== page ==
Frank McPhie was born in Lennoxtown on the outskirts of Glasgow on October 21st, 1948. His parents then moved to Edinburgh when Frank was 12 years old; his parents then moved again, taking the Frank and his siblings to live in Maryhill - a rough housing estate in the North of Glasgow. Being the only boy in a family with five sisters, Frank learned to look after himself and his sisters from an early age. His mother came from a travelling family, she gave up the travelling life as her family started to grow. She hated having to stay in one place but felt her children deserved more security and a permanent home. Stability she never experienced while growing up. Frank and his sisters also spoke "Sheltie": the language used by the Irish travelling community; so when ever Frank and his sisters were in their mother’s presence; they spoke to her only in Sheltie.
Frank McPhie walking his fighting dogs
An old friend of Frank’s once said: “When we were younger, we used to go around for Frank; his mother would speak this unusual form of Irish, like Brad Pit in the movie Snatch. We were clueless to what she was saying, though Frank always had a look of embarrassment on his face as if she was talking about us”. When Frank was, growing up, those who knew him spoke of an extremely dangerous young man, who was cold and calculated when inflicting violence on those who crossed him. Growing up Frank had an unhealthy interest in illegal dog fighting, yet, to Frank it was a sport and his dogs were his friends. He trained and conditioned his dogs, turning them into lethal fighting machines. A cruel sport for cruel men they say, although, to those involved in the blood sport, it is a conflict between two dogs that love to fight; the breed was made for that purpose they claim. When a date for the fight has been agreed between the two dog owners, the training, is then stepped up a level. The term used in illegal dog fighting is “Putting your dog in keep”. The dog owner will prepare and condition his dog for the length of the keep, sometimes it is a three-week keep, sometimes a six-week keep, the length of the keep arranged by the owners of both dogs or the organiser of the fight. During the keep, the dog should be worked on a treadmill each day, plus given long bouts of road work, (Walking).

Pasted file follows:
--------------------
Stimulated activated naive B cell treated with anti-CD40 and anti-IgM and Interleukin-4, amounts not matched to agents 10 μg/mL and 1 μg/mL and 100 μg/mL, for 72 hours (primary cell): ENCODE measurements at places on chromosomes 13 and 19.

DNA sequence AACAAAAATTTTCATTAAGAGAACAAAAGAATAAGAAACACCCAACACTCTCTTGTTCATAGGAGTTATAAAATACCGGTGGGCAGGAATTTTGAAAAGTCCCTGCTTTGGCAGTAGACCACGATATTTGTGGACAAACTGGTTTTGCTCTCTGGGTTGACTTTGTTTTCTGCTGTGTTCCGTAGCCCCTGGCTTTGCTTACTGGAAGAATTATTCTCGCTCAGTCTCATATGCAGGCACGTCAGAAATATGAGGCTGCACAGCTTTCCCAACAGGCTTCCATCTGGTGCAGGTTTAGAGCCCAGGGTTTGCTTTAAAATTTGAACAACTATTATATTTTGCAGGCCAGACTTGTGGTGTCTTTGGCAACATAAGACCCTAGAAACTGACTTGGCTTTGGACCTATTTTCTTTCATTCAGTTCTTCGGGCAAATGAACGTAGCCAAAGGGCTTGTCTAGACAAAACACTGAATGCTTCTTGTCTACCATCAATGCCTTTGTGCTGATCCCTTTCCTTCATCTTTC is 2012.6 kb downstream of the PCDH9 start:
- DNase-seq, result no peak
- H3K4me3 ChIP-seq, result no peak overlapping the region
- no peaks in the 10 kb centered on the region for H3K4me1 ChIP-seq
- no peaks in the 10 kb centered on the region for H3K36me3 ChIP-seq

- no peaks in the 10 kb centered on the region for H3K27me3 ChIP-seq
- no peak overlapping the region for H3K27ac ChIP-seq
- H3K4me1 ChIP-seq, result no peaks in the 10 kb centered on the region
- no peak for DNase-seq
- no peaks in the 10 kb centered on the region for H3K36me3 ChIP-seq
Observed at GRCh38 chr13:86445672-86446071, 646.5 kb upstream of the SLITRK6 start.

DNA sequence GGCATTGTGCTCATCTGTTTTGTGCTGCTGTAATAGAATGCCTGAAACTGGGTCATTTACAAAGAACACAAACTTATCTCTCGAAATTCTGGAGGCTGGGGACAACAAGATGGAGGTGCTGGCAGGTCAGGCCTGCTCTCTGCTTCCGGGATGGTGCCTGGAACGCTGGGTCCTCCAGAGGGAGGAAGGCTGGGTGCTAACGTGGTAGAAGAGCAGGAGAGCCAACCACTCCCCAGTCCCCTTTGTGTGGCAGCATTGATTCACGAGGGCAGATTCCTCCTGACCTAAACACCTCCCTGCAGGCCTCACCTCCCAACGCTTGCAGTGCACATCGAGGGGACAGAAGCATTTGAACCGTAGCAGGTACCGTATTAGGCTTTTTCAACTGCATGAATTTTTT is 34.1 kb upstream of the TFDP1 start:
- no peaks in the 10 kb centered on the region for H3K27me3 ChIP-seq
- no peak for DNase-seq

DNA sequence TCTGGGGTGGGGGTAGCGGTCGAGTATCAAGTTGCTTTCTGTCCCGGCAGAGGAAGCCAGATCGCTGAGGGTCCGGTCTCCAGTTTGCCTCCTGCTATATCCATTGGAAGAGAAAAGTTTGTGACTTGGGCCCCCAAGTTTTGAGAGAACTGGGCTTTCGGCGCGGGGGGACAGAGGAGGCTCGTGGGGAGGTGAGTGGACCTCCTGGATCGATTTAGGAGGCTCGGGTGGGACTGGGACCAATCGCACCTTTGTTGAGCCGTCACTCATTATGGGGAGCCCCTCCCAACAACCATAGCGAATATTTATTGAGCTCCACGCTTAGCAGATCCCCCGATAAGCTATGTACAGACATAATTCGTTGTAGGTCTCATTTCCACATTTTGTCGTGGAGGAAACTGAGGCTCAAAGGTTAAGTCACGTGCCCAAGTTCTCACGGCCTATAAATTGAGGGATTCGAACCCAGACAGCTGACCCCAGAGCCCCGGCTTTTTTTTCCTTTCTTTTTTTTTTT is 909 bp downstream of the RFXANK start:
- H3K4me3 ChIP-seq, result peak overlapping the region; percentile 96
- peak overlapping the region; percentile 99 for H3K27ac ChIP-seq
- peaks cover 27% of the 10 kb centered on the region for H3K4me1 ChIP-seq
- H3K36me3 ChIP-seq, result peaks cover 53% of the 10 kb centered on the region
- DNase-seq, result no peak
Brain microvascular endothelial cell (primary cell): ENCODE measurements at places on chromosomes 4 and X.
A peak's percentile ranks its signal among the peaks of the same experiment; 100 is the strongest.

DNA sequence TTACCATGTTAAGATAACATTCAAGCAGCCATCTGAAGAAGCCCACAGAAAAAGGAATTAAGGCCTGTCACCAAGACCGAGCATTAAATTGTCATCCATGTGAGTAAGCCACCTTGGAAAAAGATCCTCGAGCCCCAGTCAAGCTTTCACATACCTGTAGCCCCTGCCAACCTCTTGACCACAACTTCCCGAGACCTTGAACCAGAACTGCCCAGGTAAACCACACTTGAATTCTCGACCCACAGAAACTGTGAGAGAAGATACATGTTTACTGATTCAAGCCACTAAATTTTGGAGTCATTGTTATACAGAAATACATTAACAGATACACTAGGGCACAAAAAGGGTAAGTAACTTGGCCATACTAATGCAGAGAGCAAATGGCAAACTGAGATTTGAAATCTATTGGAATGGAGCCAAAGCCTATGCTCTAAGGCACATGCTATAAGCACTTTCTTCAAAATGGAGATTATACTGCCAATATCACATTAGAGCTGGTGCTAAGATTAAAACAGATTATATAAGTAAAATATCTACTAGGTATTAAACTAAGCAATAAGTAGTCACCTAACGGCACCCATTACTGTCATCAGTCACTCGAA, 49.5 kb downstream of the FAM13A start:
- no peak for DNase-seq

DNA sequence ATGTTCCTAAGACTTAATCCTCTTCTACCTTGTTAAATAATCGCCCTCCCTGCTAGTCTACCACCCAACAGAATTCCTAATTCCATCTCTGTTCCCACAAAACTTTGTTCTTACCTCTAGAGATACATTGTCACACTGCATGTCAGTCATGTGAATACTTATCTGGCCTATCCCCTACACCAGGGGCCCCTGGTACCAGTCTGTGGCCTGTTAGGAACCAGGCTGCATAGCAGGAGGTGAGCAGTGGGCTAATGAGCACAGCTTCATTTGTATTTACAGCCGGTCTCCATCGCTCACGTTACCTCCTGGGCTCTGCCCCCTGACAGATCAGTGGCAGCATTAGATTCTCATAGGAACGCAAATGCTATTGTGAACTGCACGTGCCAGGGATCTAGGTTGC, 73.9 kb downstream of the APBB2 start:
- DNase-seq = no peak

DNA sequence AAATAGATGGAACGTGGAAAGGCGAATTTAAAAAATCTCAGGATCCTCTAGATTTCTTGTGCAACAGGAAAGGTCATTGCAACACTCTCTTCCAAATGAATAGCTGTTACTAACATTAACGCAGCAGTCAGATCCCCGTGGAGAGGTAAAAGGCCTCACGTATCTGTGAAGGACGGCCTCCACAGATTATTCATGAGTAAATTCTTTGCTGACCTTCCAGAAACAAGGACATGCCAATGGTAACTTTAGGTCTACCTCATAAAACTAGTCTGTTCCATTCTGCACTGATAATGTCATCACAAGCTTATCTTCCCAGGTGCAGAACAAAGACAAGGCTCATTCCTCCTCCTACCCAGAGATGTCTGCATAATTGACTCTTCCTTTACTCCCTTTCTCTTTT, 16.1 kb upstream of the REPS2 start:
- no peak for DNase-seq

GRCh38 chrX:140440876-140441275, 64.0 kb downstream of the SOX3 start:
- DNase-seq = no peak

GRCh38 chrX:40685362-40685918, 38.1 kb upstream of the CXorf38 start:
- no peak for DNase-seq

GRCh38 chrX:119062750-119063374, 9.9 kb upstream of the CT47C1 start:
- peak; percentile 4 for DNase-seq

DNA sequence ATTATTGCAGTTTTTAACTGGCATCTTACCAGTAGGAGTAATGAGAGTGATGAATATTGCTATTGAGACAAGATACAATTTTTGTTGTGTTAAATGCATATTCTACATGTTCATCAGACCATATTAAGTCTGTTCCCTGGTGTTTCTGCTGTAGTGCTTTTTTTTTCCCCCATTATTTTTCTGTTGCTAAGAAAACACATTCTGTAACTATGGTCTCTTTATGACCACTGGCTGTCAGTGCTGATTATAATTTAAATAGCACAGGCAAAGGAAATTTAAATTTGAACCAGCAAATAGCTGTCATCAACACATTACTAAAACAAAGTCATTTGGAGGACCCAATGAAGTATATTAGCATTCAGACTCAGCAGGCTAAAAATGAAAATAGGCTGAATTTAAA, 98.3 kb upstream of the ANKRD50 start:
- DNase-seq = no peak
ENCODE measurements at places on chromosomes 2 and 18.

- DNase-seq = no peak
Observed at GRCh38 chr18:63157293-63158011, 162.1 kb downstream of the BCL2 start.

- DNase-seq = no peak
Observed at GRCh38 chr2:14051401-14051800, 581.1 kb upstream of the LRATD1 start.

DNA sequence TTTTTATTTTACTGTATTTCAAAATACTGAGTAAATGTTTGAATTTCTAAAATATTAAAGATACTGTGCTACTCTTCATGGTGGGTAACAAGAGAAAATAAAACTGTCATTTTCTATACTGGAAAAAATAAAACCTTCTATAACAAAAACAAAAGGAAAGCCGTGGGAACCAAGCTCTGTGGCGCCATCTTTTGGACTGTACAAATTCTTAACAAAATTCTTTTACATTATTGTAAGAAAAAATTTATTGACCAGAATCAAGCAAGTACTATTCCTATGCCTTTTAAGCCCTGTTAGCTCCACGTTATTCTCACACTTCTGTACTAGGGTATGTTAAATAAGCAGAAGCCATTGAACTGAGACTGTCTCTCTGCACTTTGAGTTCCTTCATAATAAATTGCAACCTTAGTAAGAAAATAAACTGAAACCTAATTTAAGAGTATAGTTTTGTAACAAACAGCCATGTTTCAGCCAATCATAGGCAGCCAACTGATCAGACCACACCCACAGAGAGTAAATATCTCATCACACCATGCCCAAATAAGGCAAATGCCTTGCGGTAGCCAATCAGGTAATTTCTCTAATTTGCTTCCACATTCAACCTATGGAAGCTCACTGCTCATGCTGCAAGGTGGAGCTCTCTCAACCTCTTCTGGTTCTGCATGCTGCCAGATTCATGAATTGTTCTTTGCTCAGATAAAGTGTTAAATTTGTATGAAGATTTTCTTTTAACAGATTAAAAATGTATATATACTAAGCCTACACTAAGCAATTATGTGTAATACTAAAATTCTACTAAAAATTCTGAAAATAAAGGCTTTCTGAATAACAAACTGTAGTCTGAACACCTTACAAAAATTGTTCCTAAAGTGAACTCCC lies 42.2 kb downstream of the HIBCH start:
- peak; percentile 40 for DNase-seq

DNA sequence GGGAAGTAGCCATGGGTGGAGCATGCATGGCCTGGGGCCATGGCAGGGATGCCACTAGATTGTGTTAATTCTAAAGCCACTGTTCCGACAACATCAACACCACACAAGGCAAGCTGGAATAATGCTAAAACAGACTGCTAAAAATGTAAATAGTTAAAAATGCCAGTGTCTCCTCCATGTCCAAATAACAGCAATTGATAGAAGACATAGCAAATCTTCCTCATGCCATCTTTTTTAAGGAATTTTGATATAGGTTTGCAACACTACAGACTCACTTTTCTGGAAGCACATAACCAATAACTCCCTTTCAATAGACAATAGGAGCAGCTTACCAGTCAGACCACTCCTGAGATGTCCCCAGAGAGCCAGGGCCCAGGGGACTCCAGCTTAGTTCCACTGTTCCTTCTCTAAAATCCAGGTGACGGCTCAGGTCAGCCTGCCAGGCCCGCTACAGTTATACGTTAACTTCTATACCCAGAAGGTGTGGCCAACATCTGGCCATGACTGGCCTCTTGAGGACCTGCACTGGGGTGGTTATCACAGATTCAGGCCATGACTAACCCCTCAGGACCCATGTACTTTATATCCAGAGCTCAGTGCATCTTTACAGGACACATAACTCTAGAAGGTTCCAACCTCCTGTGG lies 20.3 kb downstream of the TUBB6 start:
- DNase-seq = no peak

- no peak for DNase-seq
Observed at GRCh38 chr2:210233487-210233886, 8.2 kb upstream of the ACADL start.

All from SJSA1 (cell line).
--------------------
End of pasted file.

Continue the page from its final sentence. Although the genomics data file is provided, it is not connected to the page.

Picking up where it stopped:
Along with this, the dogs are given a balanced diet of proteins and carbohydrates until they reach peak condition and their perfect fighting weight. Both dogs should be evenly matched in weight, but this rule is not always followed. There are two main types of dog fighting: street fighting and professional dog fighting. Street fighting is less structured and serves more as a status symbol for people who take part (frequently young gang members). It is also the area where dog fighting is growing fastest in the UK. Heavily involved in the professional side of the blood sport, street fighting was not Frank’s thing, he believed this to be below him, “young boys with status symbols” he would say. Their dogs would not last 10 minutes in the pit with the gladiators Frank and his associates bred and fought, Frank McPhie’s contacts in the sport grew throughout Europe and the UK. He regularly visited Ireland; he had friends amongst the paramilitary communities from both sides of the divide. Frank McPhie progressed to be one of the best trainers in the country in his later years His contacts included the infamous Farmer boys syndicate from Tandragee, in County Armagh, Northern Ireland.
The Farmer Boys: Stephen Barriskil, Paul Dunkell, Gerard Calvan,
This syndicate, were the best in Europe in the illegal sport, Stephen Barriskil, Tom Bell and Gerard Calvan, all from Ireland and Paul Dunkell from Finland, all names at the top of the illegal blood sport and they all knew Frank McPhie. Frank also had contacts in Holland, Finland, Lincolnshire and Nottingham, some say Frank was on his way to becoming the Don King of the illegal sport. When the 1970’s began, Frank was starting to associate with a higher level of criminals. He was well on his way to being a man known for his ability to inflict extreme levels of violence. Frank began renting ice-cream vans and was doing well in the trade, but like others, he got caught up in the violence and intimidation that became routine for the van owners in the housing schemes of Glasgow. Franks brother in law ‘Archie Steen’ (below) was running a van in Castlemilk, he had some bother with other van owners, Frank went to help him out, guns were fired and people beat up.